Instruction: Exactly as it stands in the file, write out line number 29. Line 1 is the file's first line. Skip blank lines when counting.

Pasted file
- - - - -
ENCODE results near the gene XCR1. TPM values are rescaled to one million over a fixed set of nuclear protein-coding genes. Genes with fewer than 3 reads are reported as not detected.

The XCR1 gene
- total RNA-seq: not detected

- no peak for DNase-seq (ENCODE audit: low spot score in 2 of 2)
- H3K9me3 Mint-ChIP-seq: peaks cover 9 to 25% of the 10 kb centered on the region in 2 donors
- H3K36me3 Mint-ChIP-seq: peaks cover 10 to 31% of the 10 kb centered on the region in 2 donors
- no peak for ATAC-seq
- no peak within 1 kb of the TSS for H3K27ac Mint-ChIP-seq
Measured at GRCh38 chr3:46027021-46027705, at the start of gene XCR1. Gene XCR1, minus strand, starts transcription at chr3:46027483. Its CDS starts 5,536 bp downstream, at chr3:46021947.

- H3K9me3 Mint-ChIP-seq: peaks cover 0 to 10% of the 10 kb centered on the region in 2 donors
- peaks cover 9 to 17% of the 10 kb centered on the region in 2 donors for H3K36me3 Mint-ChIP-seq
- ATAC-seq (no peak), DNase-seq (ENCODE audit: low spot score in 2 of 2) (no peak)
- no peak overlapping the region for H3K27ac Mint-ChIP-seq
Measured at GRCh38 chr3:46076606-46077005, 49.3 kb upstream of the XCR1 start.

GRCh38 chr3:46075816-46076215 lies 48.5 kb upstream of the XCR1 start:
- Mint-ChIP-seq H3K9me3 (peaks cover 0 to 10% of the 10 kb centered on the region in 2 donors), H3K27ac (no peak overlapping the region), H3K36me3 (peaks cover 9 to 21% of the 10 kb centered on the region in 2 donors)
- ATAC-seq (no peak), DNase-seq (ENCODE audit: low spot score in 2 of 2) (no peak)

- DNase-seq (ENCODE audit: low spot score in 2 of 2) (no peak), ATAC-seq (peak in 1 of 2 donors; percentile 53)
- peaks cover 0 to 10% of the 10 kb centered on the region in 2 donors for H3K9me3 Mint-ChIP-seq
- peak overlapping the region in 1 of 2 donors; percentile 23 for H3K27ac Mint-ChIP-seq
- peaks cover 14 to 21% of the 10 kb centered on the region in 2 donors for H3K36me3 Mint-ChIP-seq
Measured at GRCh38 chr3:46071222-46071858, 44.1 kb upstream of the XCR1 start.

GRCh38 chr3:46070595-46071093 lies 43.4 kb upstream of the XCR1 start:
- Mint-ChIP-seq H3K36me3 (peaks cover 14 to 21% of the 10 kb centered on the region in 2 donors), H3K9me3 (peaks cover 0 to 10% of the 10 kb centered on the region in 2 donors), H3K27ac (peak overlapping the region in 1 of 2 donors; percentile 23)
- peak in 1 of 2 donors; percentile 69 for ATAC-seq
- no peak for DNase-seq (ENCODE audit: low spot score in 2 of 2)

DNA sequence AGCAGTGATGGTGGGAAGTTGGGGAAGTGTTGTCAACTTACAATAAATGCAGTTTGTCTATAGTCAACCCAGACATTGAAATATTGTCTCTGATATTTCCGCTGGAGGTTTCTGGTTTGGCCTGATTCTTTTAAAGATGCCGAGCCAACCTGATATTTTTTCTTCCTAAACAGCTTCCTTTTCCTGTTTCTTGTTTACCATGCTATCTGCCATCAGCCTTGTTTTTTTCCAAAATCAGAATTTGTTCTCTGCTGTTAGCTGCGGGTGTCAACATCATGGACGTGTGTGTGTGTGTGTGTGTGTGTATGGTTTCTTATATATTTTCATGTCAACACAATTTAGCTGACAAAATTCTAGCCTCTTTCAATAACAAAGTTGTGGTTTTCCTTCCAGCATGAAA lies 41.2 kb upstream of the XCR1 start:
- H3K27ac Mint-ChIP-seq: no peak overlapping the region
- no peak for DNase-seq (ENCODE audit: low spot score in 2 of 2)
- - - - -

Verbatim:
- no peak for DNase-seq (ENCODE audit: low spot score in 2 of 2)